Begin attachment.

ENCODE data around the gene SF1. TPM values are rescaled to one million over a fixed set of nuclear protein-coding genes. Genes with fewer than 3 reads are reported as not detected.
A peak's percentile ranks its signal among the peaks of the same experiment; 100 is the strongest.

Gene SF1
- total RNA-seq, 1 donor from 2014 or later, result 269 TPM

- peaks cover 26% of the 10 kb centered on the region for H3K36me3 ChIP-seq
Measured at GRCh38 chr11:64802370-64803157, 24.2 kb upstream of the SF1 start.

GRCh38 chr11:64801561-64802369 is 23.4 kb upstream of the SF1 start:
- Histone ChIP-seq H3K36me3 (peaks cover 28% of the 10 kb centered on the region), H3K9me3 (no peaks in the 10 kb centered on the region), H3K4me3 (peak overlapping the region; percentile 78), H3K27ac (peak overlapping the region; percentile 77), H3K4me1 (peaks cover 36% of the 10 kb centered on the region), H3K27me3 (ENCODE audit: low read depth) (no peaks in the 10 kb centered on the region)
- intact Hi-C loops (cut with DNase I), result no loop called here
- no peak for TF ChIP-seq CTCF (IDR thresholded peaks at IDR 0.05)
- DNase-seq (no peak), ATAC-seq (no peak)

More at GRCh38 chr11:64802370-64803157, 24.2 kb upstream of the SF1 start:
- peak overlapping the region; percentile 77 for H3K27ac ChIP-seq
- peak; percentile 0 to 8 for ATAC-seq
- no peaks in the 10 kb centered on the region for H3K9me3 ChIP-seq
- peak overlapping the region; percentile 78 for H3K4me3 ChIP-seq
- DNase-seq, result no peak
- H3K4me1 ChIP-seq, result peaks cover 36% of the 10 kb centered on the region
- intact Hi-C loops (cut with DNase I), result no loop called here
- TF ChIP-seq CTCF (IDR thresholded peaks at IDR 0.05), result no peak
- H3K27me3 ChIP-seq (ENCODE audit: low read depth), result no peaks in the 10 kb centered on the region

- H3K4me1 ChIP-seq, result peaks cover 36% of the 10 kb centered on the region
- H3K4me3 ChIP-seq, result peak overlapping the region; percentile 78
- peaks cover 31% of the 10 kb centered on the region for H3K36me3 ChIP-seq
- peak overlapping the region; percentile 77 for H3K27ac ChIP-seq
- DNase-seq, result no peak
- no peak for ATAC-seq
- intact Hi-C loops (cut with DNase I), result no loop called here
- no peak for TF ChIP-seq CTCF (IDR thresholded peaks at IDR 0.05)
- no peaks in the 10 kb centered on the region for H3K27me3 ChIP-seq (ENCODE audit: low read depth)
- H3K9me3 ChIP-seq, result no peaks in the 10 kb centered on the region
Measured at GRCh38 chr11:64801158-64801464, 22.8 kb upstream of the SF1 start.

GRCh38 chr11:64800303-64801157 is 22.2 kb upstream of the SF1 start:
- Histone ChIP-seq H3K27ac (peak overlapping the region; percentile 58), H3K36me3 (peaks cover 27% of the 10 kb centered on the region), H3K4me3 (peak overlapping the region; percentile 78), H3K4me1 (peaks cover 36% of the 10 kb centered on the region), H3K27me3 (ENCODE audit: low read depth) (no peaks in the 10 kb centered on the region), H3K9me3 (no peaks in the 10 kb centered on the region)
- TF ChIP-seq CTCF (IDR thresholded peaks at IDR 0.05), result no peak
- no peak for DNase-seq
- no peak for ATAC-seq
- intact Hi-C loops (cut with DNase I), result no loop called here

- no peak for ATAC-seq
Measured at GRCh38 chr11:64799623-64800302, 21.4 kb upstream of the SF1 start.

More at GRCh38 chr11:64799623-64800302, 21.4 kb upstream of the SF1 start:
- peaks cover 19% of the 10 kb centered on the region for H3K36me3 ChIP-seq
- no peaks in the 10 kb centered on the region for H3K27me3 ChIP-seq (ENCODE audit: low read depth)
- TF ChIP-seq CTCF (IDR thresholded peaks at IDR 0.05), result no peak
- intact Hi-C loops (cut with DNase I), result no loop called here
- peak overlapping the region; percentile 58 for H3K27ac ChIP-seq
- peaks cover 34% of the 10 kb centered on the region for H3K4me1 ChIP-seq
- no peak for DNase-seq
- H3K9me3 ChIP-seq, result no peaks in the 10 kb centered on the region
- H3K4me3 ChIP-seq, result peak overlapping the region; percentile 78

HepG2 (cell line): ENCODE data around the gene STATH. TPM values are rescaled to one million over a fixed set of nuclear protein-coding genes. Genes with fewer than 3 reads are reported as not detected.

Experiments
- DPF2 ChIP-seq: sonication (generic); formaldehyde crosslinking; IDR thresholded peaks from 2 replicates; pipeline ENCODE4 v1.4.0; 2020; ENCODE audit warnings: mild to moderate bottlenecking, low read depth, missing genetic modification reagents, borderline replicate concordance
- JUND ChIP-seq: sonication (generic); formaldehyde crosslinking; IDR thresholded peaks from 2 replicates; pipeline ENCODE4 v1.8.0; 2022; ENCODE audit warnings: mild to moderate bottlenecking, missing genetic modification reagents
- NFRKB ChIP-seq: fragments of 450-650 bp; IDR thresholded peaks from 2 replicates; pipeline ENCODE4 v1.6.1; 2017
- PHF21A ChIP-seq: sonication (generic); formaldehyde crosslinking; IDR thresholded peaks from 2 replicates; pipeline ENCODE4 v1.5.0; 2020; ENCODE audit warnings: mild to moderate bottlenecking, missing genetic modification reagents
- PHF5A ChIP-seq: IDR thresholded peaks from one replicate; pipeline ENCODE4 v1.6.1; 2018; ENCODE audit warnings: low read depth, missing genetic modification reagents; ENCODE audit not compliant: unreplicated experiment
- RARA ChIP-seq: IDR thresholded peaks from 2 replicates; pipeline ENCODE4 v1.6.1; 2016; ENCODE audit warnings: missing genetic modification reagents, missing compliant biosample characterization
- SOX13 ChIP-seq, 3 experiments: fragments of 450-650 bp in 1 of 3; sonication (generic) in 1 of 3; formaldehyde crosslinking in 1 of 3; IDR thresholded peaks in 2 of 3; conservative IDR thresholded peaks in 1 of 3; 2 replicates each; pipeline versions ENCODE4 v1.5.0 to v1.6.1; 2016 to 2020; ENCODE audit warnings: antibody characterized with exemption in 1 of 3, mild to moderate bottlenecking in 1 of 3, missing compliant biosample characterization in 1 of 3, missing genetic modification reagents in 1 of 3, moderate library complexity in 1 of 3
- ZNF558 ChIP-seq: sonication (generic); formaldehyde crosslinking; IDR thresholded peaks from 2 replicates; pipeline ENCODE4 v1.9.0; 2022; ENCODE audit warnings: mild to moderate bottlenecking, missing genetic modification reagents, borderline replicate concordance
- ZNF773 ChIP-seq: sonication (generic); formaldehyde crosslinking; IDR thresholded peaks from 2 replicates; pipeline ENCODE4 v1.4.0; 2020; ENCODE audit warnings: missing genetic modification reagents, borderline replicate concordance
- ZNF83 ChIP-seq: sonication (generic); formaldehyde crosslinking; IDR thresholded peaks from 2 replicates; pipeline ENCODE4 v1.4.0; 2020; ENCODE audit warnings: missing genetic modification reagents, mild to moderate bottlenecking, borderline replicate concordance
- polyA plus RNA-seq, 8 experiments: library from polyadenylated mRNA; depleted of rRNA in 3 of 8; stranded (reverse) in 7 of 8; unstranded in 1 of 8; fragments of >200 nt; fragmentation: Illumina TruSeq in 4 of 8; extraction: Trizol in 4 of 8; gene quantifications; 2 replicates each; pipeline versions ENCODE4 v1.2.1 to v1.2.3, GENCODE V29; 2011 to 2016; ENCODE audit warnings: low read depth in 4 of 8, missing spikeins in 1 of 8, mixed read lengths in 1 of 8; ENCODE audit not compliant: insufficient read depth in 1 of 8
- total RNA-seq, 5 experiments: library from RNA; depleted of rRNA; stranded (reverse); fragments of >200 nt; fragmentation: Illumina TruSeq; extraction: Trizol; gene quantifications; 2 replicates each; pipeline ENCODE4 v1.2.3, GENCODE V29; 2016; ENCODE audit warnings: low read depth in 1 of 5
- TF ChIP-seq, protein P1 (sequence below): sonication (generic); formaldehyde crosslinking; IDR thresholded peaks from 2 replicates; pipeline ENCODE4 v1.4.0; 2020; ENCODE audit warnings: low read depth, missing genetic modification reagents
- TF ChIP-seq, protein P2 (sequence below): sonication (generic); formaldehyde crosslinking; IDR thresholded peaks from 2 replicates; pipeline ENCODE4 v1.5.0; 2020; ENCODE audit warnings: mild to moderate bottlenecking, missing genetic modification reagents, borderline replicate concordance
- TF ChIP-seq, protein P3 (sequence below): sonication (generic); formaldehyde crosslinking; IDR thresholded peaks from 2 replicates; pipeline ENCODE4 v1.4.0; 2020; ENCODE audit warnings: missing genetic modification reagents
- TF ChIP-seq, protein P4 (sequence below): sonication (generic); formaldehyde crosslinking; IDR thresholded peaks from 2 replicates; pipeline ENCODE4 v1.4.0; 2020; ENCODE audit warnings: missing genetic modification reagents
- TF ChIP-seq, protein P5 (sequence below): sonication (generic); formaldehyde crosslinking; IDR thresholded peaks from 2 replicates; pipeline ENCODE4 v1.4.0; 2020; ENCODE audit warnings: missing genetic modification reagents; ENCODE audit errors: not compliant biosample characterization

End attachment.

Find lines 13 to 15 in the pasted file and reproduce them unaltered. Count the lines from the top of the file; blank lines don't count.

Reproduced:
- peak overlapping the region; percentile 77 for H3K27ac ChIP-seq
- peak; percentile 0 to 8 for ATAC-seq
- no peaks in the 10 kb centered on the region for H3K9me3 ChIP-seq